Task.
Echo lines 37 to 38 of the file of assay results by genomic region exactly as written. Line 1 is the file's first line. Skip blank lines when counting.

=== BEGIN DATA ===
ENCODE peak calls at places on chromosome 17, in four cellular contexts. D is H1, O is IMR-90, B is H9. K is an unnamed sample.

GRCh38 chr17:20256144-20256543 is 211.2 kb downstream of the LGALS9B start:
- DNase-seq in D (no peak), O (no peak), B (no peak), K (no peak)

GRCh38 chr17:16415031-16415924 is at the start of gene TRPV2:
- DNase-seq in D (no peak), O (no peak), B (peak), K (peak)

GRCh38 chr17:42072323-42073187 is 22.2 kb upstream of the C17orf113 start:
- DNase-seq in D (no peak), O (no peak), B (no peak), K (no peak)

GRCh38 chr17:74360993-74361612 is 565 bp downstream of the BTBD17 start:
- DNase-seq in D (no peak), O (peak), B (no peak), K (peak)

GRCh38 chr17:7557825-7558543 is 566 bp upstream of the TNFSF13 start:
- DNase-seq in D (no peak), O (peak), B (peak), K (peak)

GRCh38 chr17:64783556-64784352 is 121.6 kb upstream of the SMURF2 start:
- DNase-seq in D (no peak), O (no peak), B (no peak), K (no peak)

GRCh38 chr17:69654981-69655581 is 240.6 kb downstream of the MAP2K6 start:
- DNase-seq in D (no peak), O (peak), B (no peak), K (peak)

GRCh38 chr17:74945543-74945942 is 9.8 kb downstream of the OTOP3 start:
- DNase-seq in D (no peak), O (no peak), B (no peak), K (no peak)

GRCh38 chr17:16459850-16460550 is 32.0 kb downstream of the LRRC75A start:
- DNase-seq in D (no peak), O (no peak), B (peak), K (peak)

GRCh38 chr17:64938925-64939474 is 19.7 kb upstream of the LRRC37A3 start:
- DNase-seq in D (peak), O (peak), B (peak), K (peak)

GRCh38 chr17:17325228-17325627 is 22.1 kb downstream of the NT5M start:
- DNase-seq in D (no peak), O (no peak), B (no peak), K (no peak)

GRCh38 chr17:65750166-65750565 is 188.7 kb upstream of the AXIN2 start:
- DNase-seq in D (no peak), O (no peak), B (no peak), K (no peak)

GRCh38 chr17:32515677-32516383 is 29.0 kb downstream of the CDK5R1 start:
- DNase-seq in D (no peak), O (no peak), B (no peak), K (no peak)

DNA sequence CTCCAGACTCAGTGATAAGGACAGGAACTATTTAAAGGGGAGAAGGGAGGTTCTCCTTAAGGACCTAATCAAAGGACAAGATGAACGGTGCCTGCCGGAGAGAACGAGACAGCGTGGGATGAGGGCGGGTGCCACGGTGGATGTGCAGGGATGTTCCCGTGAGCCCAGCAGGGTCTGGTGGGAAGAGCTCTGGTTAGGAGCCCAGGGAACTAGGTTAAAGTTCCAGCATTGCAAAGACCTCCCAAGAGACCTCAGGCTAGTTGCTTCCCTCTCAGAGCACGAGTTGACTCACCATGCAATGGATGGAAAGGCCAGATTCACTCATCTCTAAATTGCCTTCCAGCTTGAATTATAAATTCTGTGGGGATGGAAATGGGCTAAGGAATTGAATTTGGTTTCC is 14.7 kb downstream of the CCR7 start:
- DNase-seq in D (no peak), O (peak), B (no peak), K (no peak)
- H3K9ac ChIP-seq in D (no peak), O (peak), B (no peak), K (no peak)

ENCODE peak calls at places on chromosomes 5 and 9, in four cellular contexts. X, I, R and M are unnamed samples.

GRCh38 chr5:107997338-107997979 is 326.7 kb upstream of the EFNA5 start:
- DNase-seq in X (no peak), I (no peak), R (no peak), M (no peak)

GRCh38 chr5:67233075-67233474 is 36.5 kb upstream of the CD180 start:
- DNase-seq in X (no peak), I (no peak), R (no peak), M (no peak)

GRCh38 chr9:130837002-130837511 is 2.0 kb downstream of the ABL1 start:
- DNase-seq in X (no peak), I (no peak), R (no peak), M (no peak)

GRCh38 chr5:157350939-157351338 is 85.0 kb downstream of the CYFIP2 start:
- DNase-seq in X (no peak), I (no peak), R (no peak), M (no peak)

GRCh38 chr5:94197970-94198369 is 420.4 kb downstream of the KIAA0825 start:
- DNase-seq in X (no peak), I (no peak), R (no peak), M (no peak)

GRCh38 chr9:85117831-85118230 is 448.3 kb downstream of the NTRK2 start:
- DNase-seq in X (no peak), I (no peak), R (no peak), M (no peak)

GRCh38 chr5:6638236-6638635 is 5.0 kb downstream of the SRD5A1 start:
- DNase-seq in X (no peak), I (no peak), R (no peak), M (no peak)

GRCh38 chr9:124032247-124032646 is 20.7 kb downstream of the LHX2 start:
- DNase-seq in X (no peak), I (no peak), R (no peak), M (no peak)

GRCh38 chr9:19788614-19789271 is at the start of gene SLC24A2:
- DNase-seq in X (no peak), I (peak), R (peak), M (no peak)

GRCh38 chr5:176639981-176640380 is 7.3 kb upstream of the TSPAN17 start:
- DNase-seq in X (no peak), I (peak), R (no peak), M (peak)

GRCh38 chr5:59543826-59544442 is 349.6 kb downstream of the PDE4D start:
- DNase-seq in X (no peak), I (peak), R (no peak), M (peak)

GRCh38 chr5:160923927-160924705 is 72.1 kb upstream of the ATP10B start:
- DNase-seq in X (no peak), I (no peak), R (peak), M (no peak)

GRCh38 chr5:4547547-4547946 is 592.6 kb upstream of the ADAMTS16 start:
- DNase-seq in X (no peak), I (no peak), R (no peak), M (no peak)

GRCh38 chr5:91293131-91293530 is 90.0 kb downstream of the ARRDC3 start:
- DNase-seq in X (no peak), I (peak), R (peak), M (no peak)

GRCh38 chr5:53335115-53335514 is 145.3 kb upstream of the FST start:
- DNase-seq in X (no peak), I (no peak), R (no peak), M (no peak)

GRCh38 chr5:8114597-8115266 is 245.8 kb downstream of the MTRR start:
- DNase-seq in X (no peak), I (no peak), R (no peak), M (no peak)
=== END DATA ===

- DNase-seq in X (no peak), I (no peak), R (no peak), M (no peak)

GRCh38 chr5:157350939-157351338 is 85.0 kb downstream of the CYFIP2 start: